- Hooks into writing e.g. parents coming into school for a ‘surprise’ event.
- Whole school writing events e.g. book reviews, short story competitions.
- Class competitions where effort is rewarded, instead of just the finished product.
- English ‘Star of the Week’ certificates given out on Fridays in our ‘Celebration Assembly’.
- Opportunities to have efforts celebrated on social media.
- A “what you need to succeed” booklet (Year 2 – 6).
- And most importantly, staff who are continually upskilled, to ensure ways of teaching are forever being developed.
How we teach writing at Red Hall
At Red Hall, we have tailored the Talk for Writing Approach (by Pie Corbett), to our school. This means that we follow the same process, but it is adapted to meet the needs of our children a lot more clearly.
We follow a Whole School Genre Overview, meaning all year groups cover the same genre at the same time. This allows all staff to support one another and to see the level of challenge they are offering their own class. See, our staff are learning, just like your children! Below is a link to the Whole School Genre Overview and an outline of how children are taught our approach to Talk for Writing.
Please click here, to access the English Genre Overview.
How Writing is taught in EYFS
Our Two-Year-Old, Nursery and Reception children are given many opportunities to share stories and to develop a love of reading, writing, role play and drama. In our EYFS setting, many weeks throughout the academic year, are focused around stories, which interest and fascinate the children. This allows them to be challenged to think about the story in a much deeper way, meaning curiosities are sparked and the children want to investigate and explore more books independently and with others. The love of writing is also reflected in many areas within our EYFS. The children love to tell each other stories, they love to act out a story they have been read and they look the play invitations, provocations and hooks which the staff plan for them, to excite them more.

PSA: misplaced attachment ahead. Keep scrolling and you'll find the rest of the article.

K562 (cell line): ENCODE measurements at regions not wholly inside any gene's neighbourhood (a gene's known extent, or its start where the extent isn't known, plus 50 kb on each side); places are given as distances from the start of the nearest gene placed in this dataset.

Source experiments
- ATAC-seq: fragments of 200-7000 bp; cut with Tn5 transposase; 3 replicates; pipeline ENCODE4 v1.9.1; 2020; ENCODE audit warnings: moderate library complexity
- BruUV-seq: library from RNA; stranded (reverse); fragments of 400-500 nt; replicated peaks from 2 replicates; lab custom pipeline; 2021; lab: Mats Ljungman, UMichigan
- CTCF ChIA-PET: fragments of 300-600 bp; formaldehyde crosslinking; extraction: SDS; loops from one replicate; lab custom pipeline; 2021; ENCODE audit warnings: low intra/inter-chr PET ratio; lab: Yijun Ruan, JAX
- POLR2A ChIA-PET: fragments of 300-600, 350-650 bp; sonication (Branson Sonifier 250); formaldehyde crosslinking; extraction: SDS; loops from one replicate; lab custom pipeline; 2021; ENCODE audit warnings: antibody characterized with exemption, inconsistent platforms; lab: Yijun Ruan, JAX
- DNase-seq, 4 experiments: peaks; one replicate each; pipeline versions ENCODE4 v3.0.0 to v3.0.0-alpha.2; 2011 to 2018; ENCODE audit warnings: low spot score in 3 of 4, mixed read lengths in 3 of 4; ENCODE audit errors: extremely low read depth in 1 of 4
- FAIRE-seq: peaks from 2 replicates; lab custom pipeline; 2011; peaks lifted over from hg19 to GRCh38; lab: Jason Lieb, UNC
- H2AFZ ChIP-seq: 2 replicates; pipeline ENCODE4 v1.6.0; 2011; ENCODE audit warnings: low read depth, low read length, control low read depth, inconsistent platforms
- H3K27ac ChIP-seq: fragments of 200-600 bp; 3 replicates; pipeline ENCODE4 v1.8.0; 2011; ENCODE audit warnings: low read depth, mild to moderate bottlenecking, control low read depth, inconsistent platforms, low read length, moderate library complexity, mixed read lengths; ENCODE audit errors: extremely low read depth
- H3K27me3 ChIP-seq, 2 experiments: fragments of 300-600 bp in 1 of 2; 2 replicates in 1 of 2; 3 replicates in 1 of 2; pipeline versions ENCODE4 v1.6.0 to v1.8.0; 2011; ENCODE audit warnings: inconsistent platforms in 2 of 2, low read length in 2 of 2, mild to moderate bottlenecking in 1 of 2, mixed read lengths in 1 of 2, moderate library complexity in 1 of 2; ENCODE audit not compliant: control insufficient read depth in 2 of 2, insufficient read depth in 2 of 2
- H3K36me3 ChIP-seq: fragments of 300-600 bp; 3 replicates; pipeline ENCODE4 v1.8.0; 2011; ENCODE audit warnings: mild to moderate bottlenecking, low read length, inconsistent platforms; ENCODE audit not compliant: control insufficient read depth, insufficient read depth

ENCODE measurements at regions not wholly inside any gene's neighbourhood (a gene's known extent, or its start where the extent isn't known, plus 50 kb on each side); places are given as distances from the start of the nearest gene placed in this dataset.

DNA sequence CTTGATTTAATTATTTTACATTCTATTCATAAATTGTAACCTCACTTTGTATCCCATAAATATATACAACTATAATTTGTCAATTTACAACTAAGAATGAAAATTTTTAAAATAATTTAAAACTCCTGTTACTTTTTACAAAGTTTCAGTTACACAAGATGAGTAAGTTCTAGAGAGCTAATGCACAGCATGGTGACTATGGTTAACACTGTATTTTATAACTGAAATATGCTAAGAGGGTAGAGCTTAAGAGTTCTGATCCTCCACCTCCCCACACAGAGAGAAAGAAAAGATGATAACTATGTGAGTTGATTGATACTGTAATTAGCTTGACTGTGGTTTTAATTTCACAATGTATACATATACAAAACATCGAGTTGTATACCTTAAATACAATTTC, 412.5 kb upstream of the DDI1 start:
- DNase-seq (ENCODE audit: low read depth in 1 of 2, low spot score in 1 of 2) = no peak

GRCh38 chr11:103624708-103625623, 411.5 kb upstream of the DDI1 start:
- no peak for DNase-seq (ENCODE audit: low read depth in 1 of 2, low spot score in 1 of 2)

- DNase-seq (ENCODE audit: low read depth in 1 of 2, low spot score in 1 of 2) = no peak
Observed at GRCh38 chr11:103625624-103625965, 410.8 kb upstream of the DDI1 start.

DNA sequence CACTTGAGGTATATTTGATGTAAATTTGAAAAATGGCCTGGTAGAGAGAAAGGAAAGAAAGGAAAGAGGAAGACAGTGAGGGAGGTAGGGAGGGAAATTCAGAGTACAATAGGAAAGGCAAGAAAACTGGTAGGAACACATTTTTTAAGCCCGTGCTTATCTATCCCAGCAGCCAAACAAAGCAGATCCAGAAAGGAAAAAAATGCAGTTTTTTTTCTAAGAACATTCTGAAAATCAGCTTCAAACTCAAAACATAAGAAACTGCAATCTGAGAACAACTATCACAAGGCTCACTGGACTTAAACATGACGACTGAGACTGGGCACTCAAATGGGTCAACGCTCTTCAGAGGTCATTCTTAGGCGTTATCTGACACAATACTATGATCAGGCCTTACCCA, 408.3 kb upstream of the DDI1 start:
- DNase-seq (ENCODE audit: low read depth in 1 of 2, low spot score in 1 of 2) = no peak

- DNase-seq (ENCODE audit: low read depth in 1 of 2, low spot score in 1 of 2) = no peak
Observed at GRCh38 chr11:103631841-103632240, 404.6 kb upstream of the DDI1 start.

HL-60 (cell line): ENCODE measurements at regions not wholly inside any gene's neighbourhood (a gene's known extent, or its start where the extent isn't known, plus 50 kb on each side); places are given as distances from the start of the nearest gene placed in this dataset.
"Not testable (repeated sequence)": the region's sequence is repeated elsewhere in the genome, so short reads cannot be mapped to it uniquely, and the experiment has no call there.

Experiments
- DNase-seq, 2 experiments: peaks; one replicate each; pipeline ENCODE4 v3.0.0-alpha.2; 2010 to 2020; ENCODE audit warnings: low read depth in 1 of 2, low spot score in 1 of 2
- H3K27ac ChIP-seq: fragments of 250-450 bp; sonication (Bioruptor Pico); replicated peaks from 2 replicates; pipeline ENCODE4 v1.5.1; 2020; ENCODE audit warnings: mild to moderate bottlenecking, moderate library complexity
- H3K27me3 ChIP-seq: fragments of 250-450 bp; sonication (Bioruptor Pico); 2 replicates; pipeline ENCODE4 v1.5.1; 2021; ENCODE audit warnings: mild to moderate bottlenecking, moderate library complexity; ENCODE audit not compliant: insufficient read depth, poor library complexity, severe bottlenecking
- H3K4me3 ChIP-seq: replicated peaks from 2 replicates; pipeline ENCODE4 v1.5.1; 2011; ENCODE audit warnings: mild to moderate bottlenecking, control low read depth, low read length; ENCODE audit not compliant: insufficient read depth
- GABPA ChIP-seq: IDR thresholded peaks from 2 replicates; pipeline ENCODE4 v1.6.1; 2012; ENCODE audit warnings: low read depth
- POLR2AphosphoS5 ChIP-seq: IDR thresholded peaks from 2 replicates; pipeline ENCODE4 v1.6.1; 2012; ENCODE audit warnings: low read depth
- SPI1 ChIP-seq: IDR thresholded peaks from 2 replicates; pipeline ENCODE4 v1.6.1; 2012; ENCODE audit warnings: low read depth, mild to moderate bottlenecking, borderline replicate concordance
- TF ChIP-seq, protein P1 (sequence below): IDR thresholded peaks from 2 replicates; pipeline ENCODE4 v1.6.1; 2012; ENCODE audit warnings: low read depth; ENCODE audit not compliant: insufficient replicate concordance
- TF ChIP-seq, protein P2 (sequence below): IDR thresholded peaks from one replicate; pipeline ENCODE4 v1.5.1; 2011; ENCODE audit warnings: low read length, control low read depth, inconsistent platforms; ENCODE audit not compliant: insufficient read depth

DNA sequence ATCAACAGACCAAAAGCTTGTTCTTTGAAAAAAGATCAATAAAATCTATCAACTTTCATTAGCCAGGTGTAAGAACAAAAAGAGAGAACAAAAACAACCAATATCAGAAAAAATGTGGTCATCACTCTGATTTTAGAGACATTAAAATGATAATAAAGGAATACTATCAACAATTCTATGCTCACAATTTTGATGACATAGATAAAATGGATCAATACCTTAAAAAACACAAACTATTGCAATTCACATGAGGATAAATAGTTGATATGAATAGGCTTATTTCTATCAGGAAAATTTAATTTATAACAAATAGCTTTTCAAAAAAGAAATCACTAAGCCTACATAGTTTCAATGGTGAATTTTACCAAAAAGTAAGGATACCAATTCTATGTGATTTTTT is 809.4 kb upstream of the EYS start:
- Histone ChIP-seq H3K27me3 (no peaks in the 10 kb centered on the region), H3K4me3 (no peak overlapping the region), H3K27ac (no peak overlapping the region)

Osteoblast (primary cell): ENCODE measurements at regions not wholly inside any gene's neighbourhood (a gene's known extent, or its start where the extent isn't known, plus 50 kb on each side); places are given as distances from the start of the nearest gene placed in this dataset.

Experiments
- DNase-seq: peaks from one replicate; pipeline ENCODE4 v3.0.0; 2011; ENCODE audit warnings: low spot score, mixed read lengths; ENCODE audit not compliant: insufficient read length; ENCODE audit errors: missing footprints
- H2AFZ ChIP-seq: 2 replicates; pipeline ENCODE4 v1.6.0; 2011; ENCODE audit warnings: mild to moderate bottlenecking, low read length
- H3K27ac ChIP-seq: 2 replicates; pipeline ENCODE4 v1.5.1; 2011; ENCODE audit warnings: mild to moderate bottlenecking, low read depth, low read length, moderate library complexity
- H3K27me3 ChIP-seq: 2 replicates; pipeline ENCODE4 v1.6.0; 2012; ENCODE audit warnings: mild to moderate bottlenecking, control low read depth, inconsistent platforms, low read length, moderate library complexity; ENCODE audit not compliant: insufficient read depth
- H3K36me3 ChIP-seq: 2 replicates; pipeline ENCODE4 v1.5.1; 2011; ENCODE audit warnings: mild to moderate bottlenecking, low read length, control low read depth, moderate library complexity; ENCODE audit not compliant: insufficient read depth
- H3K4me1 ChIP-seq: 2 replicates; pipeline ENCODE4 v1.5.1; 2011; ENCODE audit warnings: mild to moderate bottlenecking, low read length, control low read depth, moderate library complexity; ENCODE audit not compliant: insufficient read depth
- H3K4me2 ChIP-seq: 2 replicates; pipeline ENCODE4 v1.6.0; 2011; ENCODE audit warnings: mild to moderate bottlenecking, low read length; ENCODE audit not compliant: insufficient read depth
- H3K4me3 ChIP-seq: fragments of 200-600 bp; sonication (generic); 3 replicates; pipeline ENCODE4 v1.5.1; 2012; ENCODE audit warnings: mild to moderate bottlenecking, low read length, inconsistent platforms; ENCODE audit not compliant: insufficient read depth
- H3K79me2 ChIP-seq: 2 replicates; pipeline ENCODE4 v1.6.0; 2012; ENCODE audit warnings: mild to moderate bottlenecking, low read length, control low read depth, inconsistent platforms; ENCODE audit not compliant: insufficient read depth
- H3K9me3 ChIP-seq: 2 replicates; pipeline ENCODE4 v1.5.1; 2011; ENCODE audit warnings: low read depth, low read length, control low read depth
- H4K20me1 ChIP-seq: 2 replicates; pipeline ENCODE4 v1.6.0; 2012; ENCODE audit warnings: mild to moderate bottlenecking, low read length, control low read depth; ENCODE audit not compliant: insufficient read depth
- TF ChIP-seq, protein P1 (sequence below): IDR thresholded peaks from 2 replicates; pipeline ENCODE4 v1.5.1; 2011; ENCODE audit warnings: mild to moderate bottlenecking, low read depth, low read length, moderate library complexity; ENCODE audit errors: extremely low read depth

By the end of Reception, children begin to follow the Talk for Writing structure, of learning a model text, through acting it out, they then innovate this text to write their own sentences and stories.
How Writing is taught from Year 1 – Year 6
From Year 1 – Year 6, we follow the Talk for Writing Process, however, we have made this our own, for our children. We feel this approach allows our children the opportunity to see many different ways of how their writing should look, before they complete their own assessed piece of writing – see key steps of the process below.
|Talk for Writing||What this means / how Red Hall ‘do it’|
|Pre-genre check / Cold write||· Quick recap of what genre they are studying. Children do this independently, with their peers, as a class. This refreshes their memory of the genre, before they begin to write.
· The cold write heading, is backed onto a blue piece of card. This makes it stand out, as their first piece of writing.
· This allows staff to see the children’s ‘starting points’.
· This is quality marked and children are given key targets to work towards during that particular unit.
|Model text||· This is an amazing example of the type of text the children are learning about.